One aspect of my job that I truly enjoy is meeting Pinoy workers in the various countries I visit. While some “expats” try hard to disassociate themselves from OFWs (ooops!), I on the other hand, always look forward to mingling with them. Such is partly work, of course. But most importantly, I seek them because I easily bond with them. With them I feel at ease; through them I get to vicariously live other challenging lives.
Theirs is one large cache of life stories and I must have heard just about a handful. Usually, every OFW lives his own heart-tugging plot, from the teary drama type to the spirit-lifting success stories. All those I want to hear and hopefully one day, those materials I’d be able to write about in a befitting medium.(Basketball: the Pinoys' most common pastime) (Daegu Industrial Park)
In my recently-concluded visit to
Immediately thereafter, I was brought to their tambayan for the reglementary bottle-downing ceremony (he he. Inuman lang po yun). Needless to say, I had fun. And at the end of the day, I was a few stories richer.(tropang Ilocano)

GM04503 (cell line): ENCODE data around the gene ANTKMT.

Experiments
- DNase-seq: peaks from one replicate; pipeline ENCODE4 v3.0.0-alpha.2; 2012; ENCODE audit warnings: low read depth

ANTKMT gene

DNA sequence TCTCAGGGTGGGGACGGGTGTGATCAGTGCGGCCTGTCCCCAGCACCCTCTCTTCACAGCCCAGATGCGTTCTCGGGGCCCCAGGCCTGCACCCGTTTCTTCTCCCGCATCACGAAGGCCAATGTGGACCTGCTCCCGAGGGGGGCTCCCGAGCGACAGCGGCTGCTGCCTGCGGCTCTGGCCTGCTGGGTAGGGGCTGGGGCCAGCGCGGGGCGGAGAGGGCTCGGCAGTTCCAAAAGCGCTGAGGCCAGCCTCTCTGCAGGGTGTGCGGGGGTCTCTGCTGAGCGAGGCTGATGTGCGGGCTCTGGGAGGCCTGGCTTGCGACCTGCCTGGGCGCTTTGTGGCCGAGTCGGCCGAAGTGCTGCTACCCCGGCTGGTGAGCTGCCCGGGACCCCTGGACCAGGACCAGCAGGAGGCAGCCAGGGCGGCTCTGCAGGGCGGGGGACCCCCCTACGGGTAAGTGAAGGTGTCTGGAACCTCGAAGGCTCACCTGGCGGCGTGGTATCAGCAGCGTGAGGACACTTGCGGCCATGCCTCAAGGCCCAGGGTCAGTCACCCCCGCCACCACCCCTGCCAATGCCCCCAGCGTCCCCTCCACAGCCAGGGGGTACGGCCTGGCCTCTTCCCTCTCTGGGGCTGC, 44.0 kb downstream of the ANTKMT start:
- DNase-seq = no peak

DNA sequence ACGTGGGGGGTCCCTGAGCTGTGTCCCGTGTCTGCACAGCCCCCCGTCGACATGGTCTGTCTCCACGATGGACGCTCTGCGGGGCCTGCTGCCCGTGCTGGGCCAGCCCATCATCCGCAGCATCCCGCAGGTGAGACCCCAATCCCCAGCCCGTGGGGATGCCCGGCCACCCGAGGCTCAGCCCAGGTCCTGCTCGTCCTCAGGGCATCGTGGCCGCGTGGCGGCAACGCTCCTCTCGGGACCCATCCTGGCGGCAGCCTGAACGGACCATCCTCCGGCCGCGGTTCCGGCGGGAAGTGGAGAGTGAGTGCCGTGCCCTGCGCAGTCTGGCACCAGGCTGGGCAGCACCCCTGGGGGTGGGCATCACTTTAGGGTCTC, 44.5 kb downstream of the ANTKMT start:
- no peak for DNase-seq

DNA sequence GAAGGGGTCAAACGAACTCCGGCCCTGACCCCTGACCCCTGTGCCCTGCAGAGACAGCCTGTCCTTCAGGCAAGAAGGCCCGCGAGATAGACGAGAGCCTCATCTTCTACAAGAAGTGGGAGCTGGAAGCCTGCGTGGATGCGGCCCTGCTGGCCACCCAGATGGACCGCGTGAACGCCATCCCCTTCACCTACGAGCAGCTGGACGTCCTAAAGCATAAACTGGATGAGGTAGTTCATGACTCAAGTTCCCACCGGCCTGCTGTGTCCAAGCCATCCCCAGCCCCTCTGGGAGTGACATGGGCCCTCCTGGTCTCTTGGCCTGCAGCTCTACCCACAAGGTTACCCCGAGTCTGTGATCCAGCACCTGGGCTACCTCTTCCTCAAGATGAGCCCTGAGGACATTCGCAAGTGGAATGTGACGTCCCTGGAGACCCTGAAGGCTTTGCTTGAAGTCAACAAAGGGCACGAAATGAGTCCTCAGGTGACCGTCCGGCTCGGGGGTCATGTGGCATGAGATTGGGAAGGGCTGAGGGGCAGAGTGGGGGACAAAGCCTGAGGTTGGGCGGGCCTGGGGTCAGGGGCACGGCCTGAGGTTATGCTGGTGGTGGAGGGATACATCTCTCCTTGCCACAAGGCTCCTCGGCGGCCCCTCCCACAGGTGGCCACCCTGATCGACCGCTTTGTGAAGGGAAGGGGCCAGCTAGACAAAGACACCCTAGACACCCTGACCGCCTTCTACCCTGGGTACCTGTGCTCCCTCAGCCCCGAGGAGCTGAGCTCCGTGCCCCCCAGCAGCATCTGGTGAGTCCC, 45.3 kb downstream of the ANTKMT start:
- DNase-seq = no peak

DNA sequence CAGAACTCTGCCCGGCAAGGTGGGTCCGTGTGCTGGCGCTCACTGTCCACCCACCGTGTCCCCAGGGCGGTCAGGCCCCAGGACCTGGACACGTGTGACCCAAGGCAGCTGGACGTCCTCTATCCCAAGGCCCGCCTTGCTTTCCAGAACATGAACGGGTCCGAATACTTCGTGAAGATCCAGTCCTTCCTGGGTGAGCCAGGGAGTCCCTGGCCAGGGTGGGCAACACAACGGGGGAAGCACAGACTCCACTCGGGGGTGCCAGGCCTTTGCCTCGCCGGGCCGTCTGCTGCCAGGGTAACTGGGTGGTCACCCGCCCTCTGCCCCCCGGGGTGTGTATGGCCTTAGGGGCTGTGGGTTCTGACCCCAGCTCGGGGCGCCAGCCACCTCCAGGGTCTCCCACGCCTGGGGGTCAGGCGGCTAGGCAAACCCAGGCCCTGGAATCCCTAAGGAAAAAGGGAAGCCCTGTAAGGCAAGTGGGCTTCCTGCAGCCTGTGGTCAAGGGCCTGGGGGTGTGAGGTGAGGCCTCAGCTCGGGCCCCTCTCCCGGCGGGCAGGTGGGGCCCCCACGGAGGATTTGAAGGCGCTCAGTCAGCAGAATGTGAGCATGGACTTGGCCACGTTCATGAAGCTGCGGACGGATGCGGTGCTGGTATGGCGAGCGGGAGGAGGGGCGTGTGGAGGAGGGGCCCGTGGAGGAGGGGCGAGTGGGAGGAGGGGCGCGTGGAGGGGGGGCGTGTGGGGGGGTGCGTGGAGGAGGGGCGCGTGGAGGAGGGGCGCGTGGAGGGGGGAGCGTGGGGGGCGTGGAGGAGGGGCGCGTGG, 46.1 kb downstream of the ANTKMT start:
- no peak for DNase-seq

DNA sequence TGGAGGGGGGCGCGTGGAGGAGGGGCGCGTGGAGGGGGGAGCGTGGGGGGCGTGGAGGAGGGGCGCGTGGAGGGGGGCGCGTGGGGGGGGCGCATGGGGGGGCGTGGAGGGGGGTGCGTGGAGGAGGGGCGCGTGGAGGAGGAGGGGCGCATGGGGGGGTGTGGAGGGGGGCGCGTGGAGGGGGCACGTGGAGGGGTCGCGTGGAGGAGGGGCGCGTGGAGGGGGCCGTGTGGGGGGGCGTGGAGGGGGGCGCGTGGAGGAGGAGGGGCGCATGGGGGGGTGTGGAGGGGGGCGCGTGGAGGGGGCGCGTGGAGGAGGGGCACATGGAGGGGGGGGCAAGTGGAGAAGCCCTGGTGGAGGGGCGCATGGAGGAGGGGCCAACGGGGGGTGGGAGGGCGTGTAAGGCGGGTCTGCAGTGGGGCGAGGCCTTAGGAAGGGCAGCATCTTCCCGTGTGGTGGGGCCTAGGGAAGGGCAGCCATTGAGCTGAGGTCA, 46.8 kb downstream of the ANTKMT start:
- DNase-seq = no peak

Every rendezvous with overseas Pinoys leaves me with a commitment to spreading the word: that the life of our OFWs is not as easy and as glamorous as perceived. While many envy the fact that they work abroad and earned bigger bucks than their home-based counterparts, it is easily forgotten that the life they live is far from ideal; that while they maintain a happy and prosperous countenance, truth is, a battered soul lurks beneath each one of them.
I have always expressed hope that the families they left back home would realize that every centavo they send is a product of long hours of toil and even abuse. Similarly, I hope it is realized by the government that they still need help and support (their common dream is that jobs are made available in the Philippines so that could stay home), as it seems content with simply patting their egos by calling them modern-day heroes. (rice cakes being sold in downtown Daegu)